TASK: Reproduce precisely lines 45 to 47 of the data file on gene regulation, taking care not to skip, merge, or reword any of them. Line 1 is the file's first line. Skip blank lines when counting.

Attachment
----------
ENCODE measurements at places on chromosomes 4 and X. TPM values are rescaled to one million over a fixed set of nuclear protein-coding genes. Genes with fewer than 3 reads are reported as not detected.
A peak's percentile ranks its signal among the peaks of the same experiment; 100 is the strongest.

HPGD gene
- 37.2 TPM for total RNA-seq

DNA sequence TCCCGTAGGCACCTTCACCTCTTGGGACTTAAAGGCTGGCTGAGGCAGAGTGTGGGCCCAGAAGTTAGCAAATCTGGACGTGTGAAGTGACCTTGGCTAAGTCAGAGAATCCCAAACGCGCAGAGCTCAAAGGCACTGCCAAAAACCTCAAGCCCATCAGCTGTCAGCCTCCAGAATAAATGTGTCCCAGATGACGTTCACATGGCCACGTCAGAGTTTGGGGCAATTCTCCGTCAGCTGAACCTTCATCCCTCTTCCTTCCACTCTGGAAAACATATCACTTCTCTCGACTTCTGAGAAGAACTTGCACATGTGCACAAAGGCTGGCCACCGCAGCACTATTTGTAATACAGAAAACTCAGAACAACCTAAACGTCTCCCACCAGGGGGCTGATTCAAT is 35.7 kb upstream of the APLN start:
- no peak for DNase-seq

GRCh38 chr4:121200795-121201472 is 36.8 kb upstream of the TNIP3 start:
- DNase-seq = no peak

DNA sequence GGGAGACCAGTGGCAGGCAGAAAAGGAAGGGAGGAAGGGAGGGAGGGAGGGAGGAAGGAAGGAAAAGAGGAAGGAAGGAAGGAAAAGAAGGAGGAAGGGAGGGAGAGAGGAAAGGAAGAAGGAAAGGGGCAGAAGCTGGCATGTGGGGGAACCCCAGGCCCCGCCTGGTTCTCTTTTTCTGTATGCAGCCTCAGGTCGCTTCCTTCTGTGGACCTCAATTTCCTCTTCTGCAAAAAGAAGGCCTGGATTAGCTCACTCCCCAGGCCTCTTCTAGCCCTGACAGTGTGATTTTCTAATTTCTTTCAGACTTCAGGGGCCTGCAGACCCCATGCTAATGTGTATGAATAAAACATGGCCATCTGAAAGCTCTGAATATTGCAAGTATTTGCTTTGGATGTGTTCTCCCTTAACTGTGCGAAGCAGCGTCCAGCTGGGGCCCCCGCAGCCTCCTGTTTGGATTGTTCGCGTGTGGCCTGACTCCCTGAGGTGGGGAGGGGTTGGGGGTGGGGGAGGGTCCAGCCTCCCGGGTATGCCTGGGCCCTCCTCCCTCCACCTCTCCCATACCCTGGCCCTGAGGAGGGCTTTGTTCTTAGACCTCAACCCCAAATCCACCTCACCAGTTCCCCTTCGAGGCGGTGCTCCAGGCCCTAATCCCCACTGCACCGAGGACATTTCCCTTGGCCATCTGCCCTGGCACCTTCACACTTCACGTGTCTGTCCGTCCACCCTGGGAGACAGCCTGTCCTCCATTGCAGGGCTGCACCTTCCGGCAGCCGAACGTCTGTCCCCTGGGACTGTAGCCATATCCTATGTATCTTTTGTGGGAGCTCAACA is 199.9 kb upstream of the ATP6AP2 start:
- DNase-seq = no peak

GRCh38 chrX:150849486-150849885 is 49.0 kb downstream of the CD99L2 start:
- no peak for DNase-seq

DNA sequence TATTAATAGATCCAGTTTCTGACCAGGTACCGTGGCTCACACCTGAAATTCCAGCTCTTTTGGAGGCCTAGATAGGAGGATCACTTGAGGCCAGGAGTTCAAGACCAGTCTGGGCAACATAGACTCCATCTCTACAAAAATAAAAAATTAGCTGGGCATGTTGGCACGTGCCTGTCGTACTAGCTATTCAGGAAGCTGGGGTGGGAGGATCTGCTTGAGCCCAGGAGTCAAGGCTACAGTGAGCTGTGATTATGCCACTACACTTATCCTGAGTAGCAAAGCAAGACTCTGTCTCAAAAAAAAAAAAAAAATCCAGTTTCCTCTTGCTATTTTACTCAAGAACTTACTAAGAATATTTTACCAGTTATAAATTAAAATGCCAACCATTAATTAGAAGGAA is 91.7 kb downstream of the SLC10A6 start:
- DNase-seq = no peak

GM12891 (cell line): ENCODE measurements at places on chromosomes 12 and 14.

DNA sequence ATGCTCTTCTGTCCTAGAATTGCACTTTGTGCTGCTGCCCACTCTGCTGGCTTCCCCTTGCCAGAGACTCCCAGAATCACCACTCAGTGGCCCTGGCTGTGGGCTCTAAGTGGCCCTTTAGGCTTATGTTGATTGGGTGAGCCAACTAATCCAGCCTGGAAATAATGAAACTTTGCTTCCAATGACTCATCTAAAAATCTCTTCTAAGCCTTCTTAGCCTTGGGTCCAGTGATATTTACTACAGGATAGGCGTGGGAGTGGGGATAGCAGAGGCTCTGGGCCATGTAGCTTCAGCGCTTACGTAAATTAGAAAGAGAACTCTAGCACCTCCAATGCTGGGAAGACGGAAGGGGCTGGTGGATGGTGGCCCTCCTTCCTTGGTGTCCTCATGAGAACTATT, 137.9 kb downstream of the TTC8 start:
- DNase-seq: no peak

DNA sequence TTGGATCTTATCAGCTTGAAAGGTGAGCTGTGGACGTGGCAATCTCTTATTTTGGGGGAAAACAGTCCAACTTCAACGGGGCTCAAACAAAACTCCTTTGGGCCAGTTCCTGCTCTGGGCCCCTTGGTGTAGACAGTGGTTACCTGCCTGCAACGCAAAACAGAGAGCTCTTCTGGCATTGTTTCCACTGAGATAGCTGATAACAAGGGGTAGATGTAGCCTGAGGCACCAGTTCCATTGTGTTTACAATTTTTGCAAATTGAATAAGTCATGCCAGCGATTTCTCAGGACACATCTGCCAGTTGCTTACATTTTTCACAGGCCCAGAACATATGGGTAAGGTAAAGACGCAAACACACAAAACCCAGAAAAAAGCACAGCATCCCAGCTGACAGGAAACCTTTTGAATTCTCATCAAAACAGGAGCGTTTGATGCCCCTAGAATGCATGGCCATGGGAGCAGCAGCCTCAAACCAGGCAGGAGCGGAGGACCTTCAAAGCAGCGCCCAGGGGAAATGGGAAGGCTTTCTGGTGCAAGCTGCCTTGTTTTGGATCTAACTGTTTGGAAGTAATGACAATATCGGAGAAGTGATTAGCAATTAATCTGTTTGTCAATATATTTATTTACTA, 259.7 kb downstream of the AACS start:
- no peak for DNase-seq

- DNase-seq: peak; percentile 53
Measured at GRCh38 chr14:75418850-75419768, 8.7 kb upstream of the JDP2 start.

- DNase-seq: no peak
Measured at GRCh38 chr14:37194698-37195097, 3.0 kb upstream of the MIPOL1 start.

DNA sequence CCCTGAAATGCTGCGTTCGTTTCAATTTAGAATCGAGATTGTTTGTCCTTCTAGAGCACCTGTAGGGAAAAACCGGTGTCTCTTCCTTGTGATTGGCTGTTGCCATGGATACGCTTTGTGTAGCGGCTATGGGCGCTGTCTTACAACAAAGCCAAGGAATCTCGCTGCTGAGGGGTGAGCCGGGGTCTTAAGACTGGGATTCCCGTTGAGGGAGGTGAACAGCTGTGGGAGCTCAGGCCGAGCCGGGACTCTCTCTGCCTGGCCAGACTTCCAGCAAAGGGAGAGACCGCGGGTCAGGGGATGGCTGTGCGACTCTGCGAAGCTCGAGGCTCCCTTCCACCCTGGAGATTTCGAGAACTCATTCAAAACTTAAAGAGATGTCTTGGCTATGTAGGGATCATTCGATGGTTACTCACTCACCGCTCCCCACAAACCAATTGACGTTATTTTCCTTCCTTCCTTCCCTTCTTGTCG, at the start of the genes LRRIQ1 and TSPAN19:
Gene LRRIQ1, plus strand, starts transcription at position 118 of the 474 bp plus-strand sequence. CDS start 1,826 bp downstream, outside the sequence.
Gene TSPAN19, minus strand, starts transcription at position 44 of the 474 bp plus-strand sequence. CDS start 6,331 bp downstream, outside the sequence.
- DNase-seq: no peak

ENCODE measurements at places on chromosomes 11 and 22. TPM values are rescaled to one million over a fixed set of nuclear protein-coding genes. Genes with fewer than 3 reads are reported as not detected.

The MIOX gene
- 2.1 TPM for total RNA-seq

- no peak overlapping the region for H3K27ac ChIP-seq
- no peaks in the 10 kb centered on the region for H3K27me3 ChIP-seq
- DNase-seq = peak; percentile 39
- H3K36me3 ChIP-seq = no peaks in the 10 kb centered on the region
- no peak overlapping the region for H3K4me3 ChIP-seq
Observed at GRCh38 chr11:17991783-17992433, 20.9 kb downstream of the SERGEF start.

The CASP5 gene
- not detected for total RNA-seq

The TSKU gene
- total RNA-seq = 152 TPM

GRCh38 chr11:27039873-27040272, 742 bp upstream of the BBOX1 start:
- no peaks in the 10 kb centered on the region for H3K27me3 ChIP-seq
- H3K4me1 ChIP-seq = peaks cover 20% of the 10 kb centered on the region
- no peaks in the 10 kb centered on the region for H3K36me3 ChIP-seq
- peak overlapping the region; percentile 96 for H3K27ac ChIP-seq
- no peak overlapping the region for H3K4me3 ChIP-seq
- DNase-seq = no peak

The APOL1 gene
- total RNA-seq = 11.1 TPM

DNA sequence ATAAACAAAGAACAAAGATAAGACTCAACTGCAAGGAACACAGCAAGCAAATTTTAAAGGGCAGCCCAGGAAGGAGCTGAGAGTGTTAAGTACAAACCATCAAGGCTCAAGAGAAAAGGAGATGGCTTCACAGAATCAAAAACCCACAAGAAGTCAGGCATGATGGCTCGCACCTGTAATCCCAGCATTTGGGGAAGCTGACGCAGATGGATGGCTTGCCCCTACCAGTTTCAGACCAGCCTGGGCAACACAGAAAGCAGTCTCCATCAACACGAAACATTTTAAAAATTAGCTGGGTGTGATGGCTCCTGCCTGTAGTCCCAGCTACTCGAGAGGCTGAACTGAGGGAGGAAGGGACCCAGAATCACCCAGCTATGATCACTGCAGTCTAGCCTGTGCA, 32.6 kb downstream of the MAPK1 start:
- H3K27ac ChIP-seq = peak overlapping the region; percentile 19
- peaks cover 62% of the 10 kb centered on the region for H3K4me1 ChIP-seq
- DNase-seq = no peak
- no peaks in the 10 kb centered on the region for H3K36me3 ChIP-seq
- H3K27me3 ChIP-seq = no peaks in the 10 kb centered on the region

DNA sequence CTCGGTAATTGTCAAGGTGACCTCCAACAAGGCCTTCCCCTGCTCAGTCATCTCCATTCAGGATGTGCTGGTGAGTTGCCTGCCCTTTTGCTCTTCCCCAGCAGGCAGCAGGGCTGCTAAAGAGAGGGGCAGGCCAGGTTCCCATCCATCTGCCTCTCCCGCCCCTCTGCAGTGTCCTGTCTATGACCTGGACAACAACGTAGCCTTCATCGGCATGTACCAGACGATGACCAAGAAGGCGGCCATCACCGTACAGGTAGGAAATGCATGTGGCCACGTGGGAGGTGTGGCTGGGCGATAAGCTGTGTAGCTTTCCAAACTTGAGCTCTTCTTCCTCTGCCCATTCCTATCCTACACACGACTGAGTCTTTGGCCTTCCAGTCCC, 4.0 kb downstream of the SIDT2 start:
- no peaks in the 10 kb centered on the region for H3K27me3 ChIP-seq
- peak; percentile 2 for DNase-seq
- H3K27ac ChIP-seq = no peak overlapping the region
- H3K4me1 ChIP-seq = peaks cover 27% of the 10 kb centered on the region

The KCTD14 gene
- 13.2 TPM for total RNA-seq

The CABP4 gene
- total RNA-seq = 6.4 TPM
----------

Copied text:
- peak overlapping the region; percentile 96 for H3K27ac ChIP-seq
- no peak overlapping the region for H3K4me3 ChIP-seq
- DNase-seq = no peak